Grumichama Tree Care – Learn About Growing Grumichama Cherry
If you live in an area where you can't grow traditional cherry trees, you should try the Grumichama with its dark purple, sweet tasting fruit.
Whether new to gardening or an old pro, growing cherry trees in the landscape can be a fun experience, especially when you’re armed with plenty of cherry tree info. The following articles can help with that. Here you will find everything from how to grow and care for cherry trees to pruning cherries and managing cherry tree problems.
If you live in an area where you can't grow traditional cherry trees, you should try the Grumichama with its dark purple, sweet tasting fruit.
Proper harvesting and careful handling ensure that fresh cherries retain their delicious flavor and firm, juicy texture as long as possible. Are you wondering how to store cherries? Here are some tips on storing and handling cherries after harvest. Click this article to learn more.
Cherry rasp leaf virus is a potentially fatal condition in fruit trees. The virus is normally caused by a plant feeding nematode. If you have cherry trees, click here to learn more about cherry rasp leaf disease, its symptoms, and tips for treatment.
Sonata cherry trees, which originated in Canada, produce an abundance of plump, sweet cherries every summer. The attractive cherries are deep mahogany red, and the juicy flesh is also red. Learn more about caring for Sonata cherries in the landscape here.
Cherry tree care is relatively easy, most can be trimmed to be smaller or come in dwarf sizes, and there are many varieties from which to choose. One of these is the Lapins cherry tree, a tasty sweet cherry. Find tips for growing your own in this article.
If you are a cherry fanatic, Benton cherries may be the variety for you to grow. The fruit is similar to Bing but has several attributes that make it more marketable and grower-friendly. Learn how to grow Benton cherries in the following article.
Cherries seem to taste when coming from your own tree, fresh picked and delicious. There are lots of cherry trees you can grow, but some stand out more than others. The Early Robin is one of them. Learn more about growing Early Robin cherries here.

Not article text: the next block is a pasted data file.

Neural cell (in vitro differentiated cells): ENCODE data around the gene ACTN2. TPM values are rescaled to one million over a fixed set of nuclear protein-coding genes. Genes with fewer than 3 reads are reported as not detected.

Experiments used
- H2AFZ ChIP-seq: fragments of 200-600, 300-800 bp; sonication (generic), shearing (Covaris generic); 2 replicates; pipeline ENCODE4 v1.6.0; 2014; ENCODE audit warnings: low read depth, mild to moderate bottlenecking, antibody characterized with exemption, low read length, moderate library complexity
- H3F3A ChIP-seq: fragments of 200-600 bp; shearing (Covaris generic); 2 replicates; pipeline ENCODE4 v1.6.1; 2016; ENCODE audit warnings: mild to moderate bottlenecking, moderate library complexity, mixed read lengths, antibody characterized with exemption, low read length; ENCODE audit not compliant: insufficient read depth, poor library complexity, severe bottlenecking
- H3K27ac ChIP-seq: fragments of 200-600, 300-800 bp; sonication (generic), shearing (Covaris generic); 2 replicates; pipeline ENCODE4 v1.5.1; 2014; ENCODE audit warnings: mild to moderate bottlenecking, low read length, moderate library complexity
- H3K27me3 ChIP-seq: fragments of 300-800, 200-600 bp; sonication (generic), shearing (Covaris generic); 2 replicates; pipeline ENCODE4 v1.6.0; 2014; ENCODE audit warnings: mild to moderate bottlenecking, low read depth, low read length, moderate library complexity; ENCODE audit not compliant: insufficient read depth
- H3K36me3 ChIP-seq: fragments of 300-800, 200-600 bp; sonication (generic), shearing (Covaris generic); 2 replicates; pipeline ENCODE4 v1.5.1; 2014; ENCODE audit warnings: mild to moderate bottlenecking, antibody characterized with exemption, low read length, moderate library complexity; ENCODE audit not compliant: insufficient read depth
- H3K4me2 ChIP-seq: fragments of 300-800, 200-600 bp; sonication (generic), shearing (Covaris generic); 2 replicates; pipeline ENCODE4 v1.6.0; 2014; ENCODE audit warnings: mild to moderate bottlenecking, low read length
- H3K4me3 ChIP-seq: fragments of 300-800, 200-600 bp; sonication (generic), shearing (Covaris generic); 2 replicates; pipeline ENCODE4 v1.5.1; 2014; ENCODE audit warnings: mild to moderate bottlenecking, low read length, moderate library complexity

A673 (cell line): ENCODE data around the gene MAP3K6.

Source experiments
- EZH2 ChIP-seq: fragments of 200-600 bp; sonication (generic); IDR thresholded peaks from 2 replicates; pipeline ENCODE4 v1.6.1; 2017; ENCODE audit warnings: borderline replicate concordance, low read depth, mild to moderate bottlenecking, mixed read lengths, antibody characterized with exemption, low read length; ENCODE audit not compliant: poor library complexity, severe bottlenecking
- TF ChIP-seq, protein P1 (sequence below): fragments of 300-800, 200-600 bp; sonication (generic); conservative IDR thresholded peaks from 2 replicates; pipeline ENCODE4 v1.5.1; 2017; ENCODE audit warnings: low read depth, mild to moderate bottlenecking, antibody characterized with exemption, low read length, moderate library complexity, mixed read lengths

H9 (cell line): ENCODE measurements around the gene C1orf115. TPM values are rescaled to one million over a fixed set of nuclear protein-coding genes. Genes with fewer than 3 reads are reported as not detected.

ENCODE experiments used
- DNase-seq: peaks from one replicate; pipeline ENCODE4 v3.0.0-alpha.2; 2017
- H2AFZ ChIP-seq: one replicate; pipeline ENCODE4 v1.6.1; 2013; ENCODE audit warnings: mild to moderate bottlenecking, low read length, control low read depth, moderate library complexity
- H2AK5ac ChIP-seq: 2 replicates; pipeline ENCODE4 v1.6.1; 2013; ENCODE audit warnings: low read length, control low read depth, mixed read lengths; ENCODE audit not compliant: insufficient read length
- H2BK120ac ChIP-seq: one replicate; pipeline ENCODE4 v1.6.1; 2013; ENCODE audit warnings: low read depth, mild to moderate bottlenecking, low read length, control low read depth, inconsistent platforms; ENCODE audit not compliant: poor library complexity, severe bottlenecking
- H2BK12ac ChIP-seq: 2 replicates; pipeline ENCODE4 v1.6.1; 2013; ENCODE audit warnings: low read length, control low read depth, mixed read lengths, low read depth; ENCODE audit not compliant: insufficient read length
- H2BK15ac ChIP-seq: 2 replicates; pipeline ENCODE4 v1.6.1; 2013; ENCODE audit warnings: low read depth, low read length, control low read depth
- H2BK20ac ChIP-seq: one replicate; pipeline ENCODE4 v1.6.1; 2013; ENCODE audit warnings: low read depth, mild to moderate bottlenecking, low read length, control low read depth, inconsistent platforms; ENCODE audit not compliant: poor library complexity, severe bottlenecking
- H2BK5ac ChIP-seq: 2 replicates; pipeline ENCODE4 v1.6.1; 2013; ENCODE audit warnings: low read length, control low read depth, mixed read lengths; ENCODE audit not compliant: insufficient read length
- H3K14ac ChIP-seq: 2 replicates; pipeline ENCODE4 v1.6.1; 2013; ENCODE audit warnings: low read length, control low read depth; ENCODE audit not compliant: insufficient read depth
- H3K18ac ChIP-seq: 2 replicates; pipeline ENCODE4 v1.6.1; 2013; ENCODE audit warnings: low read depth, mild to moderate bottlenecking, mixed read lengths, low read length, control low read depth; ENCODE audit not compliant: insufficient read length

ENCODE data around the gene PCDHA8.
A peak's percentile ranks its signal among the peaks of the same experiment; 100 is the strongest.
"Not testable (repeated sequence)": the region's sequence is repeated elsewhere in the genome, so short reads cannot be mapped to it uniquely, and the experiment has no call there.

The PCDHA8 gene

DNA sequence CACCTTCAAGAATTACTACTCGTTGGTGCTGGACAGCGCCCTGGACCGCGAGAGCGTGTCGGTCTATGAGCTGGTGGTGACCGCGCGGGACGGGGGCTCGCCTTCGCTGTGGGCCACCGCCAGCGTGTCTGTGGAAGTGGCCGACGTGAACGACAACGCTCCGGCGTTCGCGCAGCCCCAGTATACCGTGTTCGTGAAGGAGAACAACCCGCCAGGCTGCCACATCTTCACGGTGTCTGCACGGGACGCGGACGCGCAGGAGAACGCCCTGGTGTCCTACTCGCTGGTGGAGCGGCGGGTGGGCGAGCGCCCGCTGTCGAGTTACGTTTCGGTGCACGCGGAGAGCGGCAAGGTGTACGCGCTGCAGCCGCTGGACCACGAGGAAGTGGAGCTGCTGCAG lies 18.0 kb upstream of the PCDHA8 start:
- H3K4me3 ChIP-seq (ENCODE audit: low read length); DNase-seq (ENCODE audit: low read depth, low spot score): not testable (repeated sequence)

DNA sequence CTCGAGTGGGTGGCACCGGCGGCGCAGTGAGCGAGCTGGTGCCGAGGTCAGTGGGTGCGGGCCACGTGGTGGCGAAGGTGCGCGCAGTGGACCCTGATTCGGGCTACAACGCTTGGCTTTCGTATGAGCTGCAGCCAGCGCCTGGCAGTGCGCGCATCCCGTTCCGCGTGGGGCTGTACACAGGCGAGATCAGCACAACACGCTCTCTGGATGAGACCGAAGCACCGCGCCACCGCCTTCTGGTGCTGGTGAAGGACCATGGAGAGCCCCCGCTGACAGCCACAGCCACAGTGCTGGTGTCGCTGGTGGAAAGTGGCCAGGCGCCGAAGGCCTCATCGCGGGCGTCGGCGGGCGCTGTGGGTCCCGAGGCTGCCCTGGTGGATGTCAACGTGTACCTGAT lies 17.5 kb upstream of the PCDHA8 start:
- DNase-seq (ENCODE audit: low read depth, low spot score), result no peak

Few fruits are more enjoyable to grow than cherries. When choosing a tree for your backyard or small orchard, consider all the benefits of a Black Tartarian cherry tree, which are hard to beat. Learn more about this cherry tree and how to grow it here.
If you’re looking to grow a sweet cherry, Blackgold is a variety you should consider. Blackgold is less susceptible to spring frost damage, resists many diseases, is self-fertile and produces delicious, rich cherries, perfect for fresh eating. Learn more here.
The Vandalay cherry variety is a beautiful and delicious type of sweet cherry. The fruit is dark red and very sweet. If you are interested in this cherry variety, click here for tips on how to grow Vandalay cherries and information on Vandalay cherry care.
Can you grow sweet cherries? You sure can, as long as you live in USDA plant hardiness zones 5 through 7. In fact, Sweetheart cherries are among the easiest cherries to grow in the home garden. Want to learn how to grow sweetheart cherries? Click here!
Given the reputation of the Rainier sweet cherry as the most delicious yellow cherry in the world, you might thing that this cherry tree would be difficult to grow. Nothing could be farther from the truth. It is relatively easy. Click here for tips on how to grow Rainier cherries.
Cristalina cherry trees bare a dark red, glossy heart-shaped cherry that goes by the name ‘Sumnue’ in the European Union. It is a hybrid of Van and Star cherries. Interested in growing Cristalina cherries? Learn how in this article.
There are two main types of cherries in commercial production – sweet and sour. Bing is one of the most popular in the sweet group. If you have or are going to acquire one of these tasty fruit trees, click this article for tips on Bing cherry care.
Santina cherry trees display a spreading, slightly drooping nature that makes them especially attractive in the garden. These cherry trees are valued not only for their flavor, but for their high productivity, crack resistance and long harvest window. Learn more here.
Montmorency tart cherries are classics. This variety is used to make dried cherries and is perfect for pies and jams. Dark, sweet cherries are great for fresh eating, but if you want to bake and preserve, you need something a little tart. Click here for more info.